The Influenza & Parainfluenza viruses - PowerPoint PPT Presentation

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The Influenza & Parainfluenza viruses

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  1. The Influenza &Parainfluenza viruses

  2. Orthomyxoviridae & Paramyxoviridae

  3. Classification ORTHOMYXOVIRIDAE Influenza viruses Type A Type B Type C Family: Genus: Types:

  4. “myxo” refers to interaction with mucins (glycoproteins) • Different from paramyxoviruses : -segmented genome • - smaller (average 110 nm in diameter against 150 nm).

  5. An envelopedviruse, helicalsymmetrycapsid, segmentedlinear RNA genome Nucleocapsid: Nucleoprotein (7 or 8 RNA segments) Internal antigens Matrix protein (M) Lipid bilayer Haemaglutinin (HA) Surface antigens Neuraminidase (NA) 80 to 120 nm

  6. Each hemagglutinin spike is made up of three entwined molecules while each neuraminidase is comprised of four entwined molecules. On the surface of the virus are M2 proteins. Inside the lipid envelope, there are eight RNA gene segments called RNPs(RNA molecule+ Nucleoprotein+ Polymerases). Ball shaped M1 proteins: as cushions for the RNPs inside.

  7. Surface glycoproteins Haemagglutinin H or HA responsible for pathogenicity of the virus allows virus to adhere to endothelial cells in the respiratory tract main determinant of immunity Neuraminidase N or NA allows release of newly formed viruses within host determinant of disease severity

  8. Antibody against the hemagglutininneutralizes the infectivity of the virus and prevents disease. Ab against neuraminidase only reduces disease.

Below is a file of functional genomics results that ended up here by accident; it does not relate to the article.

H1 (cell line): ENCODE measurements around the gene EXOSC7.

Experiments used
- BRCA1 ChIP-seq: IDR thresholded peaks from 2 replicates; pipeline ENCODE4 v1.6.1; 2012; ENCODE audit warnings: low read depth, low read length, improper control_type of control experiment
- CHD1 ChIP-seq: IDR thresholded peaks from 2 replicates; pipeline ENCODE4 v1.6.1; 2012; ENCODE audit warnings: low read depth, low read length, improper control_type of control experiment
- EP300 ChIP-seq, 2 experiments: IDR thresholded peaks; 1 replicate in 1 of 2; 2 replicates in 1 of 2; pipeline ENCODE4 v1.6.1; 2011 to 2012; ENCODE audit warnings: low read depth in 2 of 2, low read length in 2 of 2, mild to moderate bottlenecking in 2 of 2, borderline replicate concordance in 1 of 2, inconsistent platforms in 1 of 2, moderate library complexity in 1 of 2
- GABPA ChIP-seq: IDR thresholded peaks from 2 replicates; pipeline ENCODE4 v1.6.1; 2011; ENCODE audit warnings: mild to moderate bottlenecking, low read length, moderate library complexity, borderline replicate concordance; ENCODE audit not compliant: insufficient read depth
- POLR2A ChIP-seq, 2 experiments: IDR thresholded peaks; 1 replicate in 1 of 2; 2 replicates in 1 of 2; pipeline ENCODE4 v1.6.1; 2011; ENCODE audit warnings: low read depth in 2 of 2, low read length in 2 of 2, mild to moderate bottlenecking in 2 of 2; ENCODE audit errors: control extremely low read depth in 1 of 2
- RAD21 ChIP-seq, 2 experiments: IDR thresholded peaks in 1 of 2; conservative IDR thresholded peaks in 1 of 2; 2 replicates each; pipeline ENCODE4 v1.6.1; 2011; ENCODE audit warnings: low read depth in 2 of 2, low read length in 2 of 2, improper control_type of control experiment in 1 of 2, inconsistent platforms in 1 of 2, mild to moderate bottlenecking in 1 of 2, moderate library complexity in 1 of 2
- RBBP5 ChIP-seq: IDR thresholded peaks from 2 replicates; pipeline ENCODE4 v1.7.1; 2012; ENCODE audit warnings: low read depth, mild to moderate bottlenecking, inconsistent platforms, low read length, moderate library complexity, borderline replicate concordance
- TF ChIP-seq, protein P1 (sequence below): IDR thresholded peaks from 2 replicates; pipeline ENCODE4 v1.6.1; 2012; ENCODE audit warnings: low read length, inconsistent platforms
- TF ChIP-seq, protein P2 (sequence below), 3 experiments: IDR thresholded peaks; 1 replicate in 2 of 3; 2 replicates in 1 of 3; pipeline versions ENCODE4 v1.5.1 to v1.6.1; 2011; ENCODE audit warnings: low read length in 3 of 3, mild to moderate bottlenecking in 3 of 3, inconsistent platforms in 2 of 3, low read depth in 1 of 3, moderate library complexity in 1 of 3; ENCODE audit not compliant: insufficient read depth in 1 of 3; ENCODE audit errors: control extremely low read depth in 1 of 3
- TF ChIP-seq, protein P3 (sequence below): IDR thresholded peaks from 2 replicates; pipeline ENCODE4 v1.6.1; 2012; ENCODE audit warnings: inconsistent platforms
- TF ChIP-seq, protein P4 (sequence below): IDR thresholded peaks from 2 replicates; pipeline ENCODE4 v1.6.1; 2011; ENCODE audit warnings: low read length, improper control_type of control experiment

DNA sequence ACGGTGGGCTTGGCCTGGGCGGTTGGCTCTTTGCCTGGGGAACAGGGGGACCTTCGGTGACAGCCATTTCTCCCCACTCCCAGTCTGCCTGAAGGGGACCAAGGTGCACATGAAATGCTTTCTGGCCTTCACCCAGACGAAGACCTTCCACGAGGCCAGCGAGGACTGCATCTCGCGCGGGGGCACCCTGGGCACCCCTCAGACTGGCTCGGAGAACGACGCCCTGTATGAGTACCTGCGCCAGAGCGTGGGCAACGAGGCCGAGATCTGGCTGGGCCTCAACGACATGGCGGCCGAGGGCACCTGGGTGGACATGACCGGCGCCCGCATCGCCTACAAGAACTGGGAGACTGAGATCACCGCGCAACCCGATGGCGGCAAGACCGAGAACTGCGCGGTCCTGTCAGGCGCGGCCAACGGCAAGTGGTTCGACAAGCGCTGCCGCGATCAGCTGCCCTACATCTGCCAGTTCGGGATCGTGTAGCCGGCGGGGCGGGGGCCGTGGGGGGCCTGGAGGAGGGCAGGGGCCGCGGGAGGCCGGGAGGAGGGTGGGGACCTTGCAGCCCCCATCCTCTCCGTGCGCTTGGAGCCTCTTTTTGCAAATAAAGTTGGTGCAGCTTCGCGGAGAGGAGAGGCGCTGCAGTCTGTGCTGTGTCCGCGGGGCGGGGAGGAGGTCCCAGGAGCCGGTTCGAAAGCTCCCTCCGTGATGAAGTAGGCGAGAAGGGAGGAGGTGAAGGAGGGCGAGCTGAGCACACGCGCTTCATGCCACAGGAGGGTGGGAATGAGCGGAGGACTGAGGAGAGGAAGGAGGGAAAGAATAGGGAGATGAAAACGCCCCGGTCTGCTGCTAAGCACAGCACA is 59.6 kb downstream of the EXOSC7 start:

9. Influenza subgroups Influenza A highly infective infects many species causes widespread epidemics Influenza B found only in humans capable of producing severe disease causes regional epidemics Influenza C causes mild disease humans are natural hosts, but isolates also found in pigs does not cause epidemics

  10. Reassortment of segments of the genome RNA • Influenza viruses, especially type A show changes in the antigenicity of their hemagglutinin and neuraminidase proteins.  epidemics. • Influenza viruses antigenes • Group-specific (internal ribonucleoprotein) antigenes. • Type-specific (surface N and H) antigens.

  11. Many species of animal (eg. Birds, swine, and hourses) have their own influenza A viruses. These animal viruses are probably the source of the new antigenic types. Antigenic shift: Major changes based on reassortment of genome pieces. Occurs every 10-11 years Antigenic drift: Minor changes based on mutation occurs every year.

  12. Antigenic shift appears to result from genetic recombination of human with animal or bird ,providing major antigenic change.This can cause a major epidemic or pandemic involving most or all age groups.

  13. Epidemics and pandemics occur when the antigenicity of the virus has changed sufficiently that the preexisting immunity of many people is no longer effective.

  14. Various combinations of RNA segments can result in a new subtype of virus (known as antigenic shift It is even possible to include RNA strands from birds, swine, and human influenza viruses into one virus if a cell becomes infected with all three types of influenza.